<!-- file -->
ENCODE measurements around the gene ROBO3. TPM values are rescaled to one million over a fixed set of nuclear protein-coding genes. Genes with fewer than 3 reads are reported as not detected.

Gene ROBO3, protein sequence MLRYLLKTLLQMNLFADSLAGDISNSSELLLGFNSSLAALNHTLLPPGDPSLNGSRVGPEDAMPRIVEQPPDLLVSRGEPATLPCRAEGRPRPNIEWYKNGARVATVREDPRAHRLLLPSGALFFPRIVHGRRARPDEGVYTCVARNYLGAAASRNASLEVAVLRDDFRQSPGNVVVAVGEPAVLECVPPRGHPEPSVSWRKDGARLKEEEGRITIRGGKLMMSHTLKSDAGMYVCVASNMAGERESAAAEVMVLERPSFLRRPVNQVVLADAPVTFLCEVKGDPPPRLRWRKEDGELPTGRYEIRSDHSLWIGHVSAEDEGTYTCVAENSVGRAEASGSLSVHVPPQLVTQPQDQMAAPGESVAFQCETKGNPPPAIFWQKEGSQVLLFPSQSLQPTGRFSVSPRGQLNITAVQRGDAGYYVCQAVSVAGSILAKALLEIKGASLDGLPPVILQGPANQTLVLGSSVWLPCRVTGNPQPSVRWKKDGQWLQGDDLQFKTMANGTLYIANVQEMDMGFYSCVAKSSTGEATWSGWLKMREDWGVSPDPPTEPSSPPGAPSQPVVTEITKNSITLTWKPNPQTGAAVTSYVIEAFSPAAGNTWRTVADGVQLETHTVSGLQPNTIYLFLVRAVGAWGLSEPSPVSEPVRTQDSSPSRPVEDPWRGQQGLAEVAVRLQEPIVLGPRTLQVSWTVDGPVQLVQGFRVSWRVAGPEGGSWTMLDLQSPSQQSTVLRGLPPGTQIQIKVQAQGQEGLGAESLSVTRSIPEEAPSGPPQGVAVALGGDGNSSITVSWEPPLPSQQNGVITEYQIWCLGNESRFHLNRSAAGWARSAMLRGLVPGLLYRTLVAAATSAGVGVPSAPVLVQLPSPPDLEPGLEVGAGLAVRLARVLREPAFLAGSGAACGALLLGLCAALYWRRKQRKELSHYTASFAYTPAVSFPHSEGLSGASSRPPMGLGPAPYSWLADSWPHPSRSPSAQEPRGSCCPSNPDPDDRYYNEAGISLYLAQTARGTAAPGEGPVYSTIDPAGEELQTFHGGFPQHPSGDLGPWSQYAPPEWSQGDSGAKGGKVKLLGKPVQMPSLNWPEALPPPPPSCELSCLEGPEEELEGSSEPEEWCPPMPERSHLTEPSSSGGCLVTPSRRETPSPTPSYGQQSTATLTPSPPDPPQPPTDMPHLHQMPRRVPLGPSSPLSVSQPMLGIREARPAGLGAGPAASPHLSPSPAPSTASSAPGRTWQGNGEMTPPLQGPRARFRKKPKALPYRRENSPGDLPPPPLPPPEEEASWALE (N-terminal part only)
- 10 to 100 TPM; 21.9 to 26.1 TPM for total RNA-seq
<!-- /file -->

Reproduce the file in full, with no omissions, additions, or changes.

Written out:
ENCODE measurements around the gene ROBO3. TPM values are rescaled to one million over a fixed set of nuclear protein-coding genes. Genes with fewer than 3 reads are reported as not detected.

Gene ROBO3, protein sequence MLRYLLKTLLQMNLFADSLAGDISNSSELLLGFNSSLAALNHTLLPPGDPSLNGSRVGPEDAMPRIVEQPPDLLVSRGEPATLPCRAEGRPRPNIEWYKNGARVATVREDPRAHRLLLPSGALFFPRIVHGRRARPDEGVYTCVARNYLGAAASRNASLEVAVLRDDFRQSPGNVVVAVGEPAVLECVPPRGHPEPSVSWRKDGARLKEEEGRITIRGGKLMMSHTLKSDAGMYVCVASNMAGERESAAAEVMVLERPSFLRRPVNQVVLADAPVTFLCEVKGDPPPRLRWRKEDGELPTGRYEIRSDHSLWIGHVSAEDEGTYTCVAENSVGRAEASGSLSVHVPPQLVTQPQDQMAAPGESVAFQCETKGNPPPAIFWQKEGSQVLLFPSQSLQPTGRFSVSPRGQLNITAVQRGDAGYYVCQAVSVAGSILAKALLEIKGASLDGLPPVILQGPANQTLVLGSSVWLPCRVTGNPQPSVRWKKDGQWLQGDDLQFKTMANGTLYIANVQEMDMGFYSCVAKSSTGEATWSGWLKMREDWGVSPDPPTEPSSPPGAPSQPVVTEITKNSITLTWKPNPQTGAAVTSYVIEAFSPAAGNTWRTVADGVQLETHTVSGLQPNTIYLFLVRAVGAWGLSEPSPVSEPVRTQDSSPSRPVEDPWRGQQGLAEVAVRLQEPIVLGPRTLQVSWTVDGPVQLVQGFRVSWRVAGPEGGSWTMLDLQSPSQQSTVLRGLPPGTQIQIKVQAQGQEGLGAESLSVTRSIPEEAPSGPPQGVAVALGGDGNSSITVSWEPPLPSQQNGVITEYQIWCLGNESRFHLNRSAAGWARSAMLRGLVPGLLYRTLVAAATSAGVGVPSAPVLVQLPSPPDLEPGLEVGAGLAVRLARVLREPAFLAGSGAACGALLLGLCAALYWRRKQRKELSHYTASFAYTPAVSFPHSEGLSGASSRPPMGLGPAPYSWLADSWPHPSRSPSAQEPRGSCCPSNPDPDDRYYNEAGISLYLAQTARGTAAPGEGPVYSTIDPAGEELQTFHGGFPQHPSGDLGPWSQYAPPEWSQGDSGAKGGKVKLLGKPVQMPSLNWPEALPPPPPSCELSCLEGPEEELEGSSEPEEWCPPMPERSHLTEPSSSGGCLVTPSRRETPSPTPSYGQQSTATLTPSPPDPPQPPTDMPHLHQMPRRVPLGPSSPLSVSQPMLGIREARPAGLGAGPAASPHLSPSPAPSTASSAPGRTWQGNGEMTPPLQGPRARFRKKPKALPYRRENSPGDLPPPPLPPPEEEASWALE (N-terminal part only)
- 10 to 100 TPM; 21.9 to 26.1 TPM for total RNA-seq